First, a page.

<p>Your picture of the assembly actually shows the wiring reversed compared to the picture &quot;schematic&quot; (from arduino to the breadboard). Is there an actual electronic schematic available for this project. Still trying to get this to work.</p>
<p>please can you help me? how to controll the width of the beams. becouse they are so close togeder that it looks almost like one beam. </p><p>please help me.</p><p>Thank you!</p>
<p>My stepper just hums and does not move the shaft, need help please</p>
<p>I have a big problem, my laser is from a hunting rifle, do i need to connect it to the breadboard, because I dont know how to actually</p>
<p>Pushan Panda, Is your motor step fast enough?! I'm half-way through this project. I'm not familiar with Arduino Uno controllers, but I did learn that the delay function is in milliseconds. A delay of 3 mS (333 Hz) for the motor pulse sequences was too slow for me. 1 mS delay was also too slow, and at the bottom limit of the delay function. When I took the delay out, the motor would just hum with no shaft movement at all. I'm using the A4988 stepper motor driver, so there may be no comparison. It does however simplify the code to one nested loop for the number of chords and the distance between the chords.</p><p>Then I discovered another function that uses microseconds, delayMicroseconds (). Now I'm down to 500 uS (2000 Hz) for the motor pulse delay with no loss in performance. https://www.arduino.cc/en/Reference/DelayMicroseconds</p><p>I also learned that delays shouldn't be used if you are trying to capture an event during a delay. Using timers allows for multiple events to occur simultaneously. I haven't tried that yet, because I'm still working on the upper limit of my stepper motor.</p>
<p>Correction, the pulse delay is one half the period, so delay(3) becomes 166 Hz, and delayMicroseconds(500) becomes 1000 Hz. It makes me wish I had the money for a 20Kpps galvo engine!!</p>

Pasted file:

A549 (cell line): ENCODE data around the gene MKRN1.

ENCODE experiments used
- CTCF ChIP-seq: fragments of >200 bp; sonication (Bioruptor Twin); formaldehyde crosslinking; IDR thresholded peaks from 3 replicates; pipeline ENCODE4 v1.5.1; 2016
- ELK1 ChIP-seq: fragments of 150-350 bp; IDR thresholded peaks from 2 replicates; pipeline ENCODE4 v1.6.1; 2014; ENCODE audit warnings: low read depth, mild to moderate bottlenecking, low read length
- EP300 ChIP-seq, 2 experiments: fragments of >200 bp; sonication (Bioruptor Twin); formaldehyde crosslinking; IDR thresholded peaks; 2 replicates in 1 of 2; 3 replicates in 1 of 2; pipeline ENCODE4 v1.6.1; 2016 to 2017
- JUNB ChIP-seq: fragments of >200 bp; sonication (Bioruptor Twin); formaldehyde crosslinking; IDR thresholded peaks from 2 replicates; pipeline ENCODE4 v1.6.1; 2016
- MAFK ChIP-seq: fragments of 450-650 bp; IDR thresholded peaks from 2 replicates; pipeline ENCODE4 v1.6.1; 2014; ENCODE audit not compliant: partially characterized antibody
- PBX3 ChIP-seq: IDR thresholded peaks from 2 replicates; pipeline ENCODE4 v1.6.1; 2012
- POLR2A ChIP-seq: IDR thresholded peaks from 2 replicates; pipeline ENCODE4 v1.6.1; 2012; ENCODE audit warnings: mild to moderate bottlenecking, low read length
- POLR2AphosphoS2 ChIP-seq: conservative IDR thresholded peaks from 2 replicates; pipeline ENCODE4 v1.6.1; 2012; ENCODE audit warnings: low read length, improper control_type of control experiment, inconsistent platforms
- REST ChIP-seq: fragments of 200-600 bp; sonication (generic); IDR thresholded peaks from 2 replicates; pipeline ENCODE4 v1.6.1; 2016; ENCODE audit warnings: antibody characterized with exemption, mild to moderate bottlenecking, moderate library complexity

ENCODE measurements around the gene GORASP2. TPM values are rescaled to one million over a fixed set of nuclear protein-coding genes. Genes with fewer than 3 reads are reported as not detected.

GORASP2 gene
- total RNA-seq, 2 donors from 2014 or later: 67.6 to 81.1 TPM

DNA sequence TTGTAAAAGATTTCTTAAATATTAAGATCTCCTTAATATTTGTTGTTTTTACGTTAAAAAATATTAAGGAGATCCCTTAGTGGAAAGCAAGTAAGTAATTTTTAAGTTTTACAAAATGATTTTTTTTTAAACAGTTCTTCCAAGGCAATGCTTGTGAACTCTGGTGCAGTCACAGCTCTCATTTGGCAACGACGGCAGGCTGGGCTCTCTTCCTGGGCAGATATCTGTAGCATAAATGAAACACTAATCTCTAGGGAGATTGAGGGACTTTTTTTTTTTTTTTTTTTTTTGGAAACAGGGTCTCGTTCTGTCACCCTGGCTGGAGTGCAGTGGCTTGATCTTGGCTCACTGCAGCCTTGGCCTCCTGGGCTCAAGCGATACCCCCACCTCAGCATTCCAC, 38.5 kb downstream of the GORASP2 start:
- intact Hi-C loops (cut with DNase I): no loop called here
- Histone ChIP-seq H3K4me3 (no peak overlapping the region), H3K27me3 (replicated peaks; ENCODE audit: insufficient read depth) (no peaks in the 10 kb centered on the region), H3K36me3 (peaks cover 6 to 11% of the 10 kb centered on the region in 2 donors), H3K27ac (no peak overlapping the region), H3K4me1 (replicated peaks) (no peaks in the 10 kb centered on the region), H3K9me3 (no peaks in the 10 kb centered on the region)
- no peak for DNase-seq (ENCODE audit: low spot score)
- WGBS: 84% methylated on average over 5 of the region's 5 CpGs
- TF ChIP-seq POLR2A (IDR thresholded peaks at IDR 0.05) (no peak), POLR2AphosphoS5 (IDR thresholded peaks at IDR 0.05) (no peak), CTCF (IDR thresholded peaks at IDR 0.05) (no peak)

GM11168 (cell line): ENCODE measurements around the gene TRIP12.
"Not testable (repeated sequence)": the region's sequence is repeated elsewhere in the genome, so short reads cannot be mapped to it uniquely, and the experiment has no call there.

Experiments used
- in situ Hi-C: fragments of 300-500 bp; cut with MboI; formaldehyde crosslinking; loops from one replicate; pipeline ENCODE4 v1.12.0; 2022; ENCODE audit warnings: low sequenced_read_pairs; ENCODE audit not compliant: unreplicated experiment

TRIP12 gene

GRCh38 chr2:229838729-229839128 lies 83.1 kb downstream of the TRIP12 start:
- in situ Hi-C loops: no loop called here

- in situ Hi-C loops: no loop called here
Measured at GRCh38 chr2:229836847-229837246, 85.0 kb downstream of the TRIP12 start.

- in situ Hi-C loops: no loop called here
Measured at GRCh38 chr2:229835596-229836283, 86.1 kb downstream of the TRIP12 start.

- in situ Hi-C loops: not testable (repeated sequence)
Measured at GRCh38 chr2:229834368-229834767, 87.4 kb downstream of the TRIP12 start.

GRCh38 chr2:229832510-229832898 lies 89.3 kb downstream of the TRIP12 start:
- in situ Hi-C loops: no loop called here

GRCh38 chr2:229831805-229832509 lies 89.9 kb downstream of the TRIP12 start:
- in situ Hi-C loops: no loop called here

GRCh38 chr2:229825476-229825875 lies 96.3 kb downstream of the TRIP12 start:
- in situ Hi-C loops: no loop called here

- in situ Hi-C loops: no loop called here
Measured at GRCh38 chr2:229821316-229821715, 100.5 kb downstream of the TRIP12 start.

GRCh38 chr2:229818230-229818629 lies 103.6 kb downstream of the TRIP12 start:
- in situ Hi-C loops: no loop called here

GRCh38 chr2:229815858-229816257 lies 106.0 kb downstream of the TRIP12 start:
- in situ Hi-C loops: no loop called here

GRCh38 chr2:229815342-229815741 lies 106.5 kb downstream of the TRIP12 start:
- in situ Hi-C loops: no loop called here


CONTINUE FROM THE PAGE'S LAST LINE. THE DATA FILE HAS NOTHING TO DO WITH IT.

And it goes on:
<p>What type of arduino are you using, does it matter what type your using and would an ardunio uno work in its place. </p>
<p>yes he's using a arduino uno</p>
<p>hey push panda! can you tell me or this motor is alright?</p><p>because i want a stepper motor so fast that you can't see that the motor is moving</p><p>can you please help me?</p><p>Thank you!</p><p><a href="https://www.conrad.nl/nl/velleman-stappenmotor-64-stappen-mots1-mots1-12-vdc-fasestroom-max-32-ma-92656.html" rel="nofollow">https://www.conrad.nl/nl/velleman-stappenmotor-64-...</a></p>
<p>can you use a Bluetooth module and have the sound come out of your phone to make it more portable? </p>
<p>I would LOVE to do this, and I have been for a really long time.... Sadly I don't have as much time on my hands as I wish I did to make this...</p><p> I'm guessing that would wouldn't build (more like commission) me one, huh? XD</p>
<p>is there any minimum requirements for the stepper motor? would a 4 way Arduino stepper motor work? many thanks,</p><p>Nick</p>
<p>Here is setup with 5v 28YBJ-48 Stepper Motor</p>
<p>Does it work well?</p><p>I'm using the same motor, but it makes a whole round instead of just one step.</p>
<p>Hello.. i'm having 3 big problems: the first is the LDR , infact i don't know how to position it because the harp doesn't give to it the signal</p><p>second i'm using a unipolar stepper motor is it ok or not?</p><p>third: i connected the midi output and the 13 led turned on , but if i want to connect the input and not the output the led doesn't turn on</p><p>please send me some pic or pubblish something that will help us, is very urgent :(</p>
<p>Please help me!</p><p>I'm using a motor like this: <a href="http://www.ebay.com/itm/DC-5V-Stepper-Motor-ULN2003-Driver-Test-Module-Board-28BYJ-48-for-Arduino-/181266971629?hash=item2a345a7bed:g:N2wAAOSwq7JUIT-B" rel="nofollow">http://www.ebay.com/itm/DC-5V-Stepper-Motor-ULN200...</a> </p><p>My problem is that the motor makes a whole circle in small steps instead of just one step. How should I modify the code to fix it?</p>
<p>I have most everything figured out about this project except where the LDR is relative to the laser/stepper combo. Typically a prism would be used to split the beam so the returned beam may be directed to the LDR but I cannot see such a device in any of the photos. </p>
<p>I think it is relying on reflected light from your hand. I don't know yet because I haven't built it. Does anyone have it working yet?</p>
I have a few different steppers and servos as well as driver boards that I plan on trying, as soon as my laser arrives. I also ordered a galvanometer as shown in this series of videos (<br>https://www.youtube.com/watch?v=izKsg4pgOQM) which I will try also. These videos contain lots of usefull info.
That I understand, a laser will reflect some light back to the source, which is the ideal place for the LDR but the source and LDR cannot occupy the same place. This is where the prism would come into play. The prism is placed close to the source and oriented so the laser beam passed directly through it. The orientation is such that the returning beam (much weaker now) is reflected (usuallys at ninety degrees)toward the LDR. My question was generated by the fact I do not see either a prism or the LDR. I have almost all of the parts required to build it and I plan on starting next week when my laser arrives.

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Bio: I am interested in all aspects of design and technology, I take to pottery in times of uncertainty, it is my grounding. The piano is ... More »